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Will Paris really put a happy face on planet Earth?

ISC’s Vice President for Urban Programs Steve Nicholas just returned from COP21. This is part three of his four-part blog on the conference (read Part 1, 2, and 4). Follow us on Twitter for frequent daily updates.

The venue where the all-important global climate talks are winding down after two whirlwind weeks is divided into two main areas: the Blue Zone (where the official negotiations are taking place, mostly behind closed doors) and the Green Zone (where virtually anybody – from industry CEOs and high-level government officials to activists, artists and concerned citizens – can go to be part of the conversation). In front of the Blue Zone are 195 tall, stately, white pillars, each emblazoned with the flag of one of the countries participating in the negotiations inside. The entrance of the Green Zone is peppered with pillars too, but they are fewer in number, shorter in stature, multi-colored and decorated with animals, kites and Earth smiley faces.

Right from the start I had mixed feelings about those Earth smiley faces. Sure, I grabbed a couple of lapel pins with the logo for my two young kids. After all, it says what the whole thing is about in a cute, nonthreatening and playful way. But was it too cute and playful? Did it belie the seriousness – the urgency – of the challenge at hand?

I was immediately impressed with the remarkable openness and optimism of the Green Zone. Even getting in wasn’t nearly as difficult as I’d anticipated. The security check-in was easy and quick; you could even bring your own water in, as long as you took a few sips in front of the guard to prove its innocence.

But we all know that putting a happy face on Planet Earth (vis-à-vis climate disruption) isn’t going to be that easy. What will it take? What constitutes a “good deal” coming out of COP21? Christiana Figueres, Executive Secretary of the United Nations Framework on Climate Change (which organizes these annual climate conferences) boils it down, beautifully, to these four features:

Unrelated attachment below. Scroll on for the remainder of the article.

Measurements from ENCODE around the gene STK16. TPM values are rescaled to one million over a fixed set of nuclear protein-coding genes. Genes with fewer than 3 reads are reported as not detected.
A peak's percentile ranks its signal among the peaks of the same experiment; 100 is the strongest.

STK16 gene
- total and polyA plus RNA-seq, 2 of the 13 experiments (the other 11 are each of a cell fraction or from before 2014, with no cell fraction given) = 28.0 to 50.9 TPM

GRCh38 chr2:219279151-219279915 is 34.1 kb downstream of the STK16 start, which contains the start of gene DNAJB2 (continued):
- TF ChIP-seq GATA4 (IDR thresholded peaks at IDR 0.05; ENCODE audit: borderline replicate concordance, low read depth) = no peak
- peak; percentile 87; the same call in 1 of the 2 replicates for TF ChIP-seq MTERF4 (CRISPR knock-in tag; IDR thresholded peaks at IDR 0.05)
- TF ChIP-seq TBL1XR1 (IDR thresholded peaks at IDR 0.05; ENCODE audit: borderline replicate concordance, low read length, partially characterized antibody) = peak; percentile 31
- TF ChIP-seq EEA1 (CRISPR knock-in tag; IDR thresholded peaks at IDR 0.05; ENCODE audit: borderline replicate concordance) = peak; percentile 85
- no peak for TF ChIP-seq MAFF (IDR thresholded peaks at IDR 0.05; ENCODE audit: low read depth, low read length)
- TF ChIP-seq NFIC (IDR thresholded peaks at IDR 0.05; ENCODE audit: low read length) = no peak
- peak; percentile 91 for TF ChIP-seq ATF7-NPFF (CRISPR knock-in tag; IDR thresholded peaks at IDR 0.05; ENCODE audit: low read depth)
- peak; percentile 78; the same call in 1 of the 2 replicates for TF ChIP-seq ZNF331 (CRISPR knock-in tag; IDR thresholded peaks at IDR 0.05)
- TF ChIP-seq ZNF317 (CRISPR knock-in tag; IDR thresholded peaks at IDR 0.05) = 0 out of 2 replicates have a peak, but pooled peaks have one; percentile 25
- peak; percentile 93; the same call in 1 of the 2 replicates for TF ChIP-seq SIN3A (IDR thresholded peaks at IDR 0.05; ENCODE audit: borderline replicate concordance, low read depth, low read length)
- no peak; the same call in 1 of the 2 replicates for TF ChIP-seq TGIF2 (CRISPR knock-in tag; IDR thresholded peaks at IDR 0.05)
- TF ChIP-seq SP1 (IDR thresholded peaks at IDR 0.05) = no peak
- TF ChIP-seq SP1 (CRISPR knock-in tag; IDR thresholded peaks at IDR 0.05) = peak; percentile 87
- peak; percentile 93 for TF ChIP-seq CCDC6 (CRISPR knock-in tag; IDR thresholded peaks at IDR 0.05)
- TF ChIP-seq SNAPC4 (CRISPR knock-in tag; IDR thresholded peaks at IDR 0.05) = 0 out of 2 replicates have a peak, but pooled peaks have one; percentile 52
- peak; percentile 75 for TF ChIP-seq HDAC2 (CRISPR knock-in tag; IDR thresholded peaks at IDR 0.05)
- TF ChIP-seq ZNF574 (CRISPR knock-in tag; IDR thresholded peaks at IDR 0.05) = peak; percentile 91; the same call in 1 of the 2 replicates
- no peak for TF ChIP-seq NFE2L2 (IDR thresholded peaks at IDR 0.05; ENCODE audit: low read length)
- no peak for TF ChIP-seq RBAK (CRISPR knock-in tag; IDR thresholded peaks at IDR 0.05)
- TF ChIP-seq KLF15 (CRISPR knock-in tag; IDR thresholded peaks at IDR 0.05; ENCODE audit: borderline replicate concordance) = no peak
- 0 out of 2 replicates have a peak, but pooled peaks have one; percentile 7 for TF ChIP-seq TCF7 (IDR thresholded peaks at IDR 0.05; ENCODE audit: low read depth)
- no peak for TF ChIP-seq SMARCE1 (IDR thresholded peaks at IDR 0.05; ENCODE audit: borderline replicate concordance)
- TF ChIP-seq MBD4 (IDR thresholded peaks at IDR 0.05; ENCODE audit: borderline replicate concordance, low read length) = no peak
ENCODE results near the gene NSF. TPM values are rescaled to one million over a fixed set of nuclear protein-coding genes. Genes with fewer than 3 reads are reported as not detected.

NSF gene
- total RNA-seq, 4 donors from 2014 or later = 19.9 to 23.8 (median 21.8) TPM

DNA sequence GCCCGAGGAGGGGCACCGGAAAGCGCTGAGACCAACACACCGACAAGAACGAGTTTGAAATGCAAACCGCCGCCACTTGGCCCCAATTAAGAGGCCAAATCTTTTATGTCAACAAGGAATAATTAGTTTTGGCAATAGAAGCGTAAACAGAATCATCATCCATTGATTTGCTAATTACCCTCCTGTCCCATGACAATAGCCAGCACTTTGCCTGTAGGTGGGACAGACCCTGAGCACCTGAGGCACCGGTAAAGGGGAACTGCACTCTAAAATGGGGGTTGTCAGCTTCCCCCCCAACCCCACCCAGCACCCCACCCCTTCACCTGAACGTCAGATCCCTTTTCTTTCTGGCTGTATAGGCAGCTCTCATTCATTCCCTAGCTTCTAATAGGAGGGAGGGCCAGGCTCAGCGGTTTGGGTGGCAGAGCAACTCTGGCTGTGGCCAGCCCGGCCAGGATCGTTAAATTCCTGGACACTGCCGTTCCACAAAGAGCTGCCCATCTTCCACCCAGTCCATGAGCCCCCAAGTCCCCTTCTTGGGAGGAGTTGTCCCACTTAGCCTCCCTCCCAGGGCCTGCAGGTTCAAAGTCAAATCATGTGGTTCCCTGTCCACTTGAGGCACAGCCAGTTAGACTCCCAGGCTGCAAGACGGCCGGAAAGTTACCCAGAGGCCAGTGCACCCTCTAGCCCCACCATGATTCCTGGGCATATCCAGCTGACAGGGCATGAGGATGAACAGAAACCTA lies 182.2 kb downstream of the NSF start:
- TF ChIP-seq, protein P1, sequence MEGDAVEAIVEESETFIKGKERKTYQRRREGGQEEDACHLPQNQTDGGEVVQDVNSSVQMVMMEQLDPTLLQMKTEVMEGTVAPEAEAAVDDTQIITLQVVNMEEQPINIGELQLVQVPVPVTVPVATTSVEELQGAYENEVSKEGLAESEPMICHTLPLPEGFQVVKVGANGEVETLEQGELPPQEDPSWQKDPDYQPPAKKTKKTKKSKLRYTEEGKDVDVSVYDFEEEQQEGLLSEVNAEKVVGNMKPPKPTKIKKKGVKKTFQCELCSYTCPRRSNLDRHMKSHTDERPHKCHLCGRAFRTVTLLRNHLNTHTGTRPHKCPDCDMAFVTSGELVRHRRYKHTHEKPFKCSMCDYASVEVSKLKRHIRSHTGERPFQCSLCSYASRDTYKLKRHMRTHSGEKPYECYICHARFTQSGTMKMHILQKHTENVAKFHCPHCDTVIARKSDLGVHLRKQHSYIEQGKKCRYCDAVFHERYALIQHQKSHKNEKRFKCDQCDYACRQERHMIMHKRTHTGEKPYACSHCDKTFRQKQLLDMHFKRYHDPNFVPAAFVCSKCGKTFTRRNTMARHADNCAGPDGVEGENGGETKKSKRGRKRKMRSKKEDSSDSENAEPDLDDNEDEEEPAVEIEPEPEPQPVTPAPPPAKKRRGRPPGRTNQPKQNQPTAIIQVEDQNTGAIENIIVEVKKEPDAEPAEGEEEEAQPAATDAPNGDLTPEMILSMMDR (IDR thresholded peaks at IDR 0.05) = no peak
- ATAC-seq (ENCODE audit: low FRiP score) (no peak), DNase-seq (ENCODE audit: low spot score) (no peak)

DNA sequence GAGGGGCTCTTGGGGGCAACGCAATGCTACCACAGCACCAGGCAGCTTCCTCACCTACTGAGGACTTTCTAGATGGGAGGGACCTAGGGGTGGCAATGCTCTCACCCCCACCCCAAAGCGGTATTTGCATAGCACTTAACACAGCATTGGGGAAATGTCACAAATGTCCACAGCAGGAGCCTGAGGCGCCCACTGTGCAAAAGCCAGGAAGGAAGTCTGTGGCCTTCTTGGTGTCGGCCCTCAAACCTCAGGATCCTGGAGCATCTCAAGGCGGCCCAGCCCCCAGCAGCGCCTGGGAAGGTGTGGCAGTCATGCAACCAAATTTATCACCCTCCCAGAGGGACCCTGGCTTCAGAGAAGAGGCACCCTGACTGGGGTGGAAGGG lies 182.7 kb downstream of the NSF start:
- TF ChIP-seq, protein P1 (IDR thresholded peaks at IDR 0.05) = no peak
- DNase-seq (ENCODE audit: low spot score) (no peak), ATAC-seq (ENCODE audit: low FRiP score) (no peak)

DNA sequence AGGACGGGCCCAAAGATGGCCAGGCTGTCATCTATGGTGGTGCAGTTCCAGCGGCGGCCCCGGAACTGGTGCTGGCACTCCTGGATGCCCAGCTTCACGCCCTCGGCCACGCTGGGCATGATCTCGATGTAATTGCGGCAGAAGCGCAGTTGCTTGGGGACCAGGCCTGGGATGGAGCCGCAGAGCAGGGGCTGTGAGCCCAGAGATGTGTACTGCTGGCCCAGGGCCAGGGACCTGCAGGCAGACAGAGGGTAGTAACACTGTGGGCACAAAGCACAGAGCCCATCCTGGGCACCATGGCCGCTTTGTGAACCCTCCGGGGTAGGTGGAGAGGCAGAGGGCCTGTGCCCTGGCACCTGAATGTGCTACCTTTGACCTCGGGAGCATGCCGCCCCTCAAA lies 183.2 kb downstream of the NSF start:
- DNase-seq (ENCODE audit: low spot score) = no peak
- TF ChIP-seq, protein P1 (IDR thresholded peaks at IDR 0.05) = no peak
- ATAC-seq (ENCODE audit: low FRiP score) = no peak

1. It will be strong enough to protect the most vulnerable people and countries.
  2. It will be fair and inclusive.
  3. It will send a sufficiently strong signal of change to the private sector, capital markets, the research community and all of us.
  4. It will establish a process to ensure ongoing transparency and accountability.

Is that the kind of agreement that we’ll be hearing about within the next day or so? We’ll know soon. But, having just returned from six days in Paris, I’m feeling very optimistic – high-spirited, even! I saw first-hand, up-close-and-personal, the same unprecedented outpouring of support that US Secretary of State John Kerry talked about in his official briefing from COP21 the other day: “There is a groundswell of support of grassroots action all over the world. Mayors, individuals, people, NGOs are acting way ahead of federal governments. And you don’t have to travel far outside of the negotiating rooms to see a world that is ready, that is eager, demanding global action on climate change. Walk through the conference site and you see the NGOs, the entrepreneurs, scientists, students, religious leaders, legislators, mayors, men and women, kids from all walks of life who have come here, who are taking on this fight as their own… But they are looking to us to create a framework that enables them to be able to do even more.”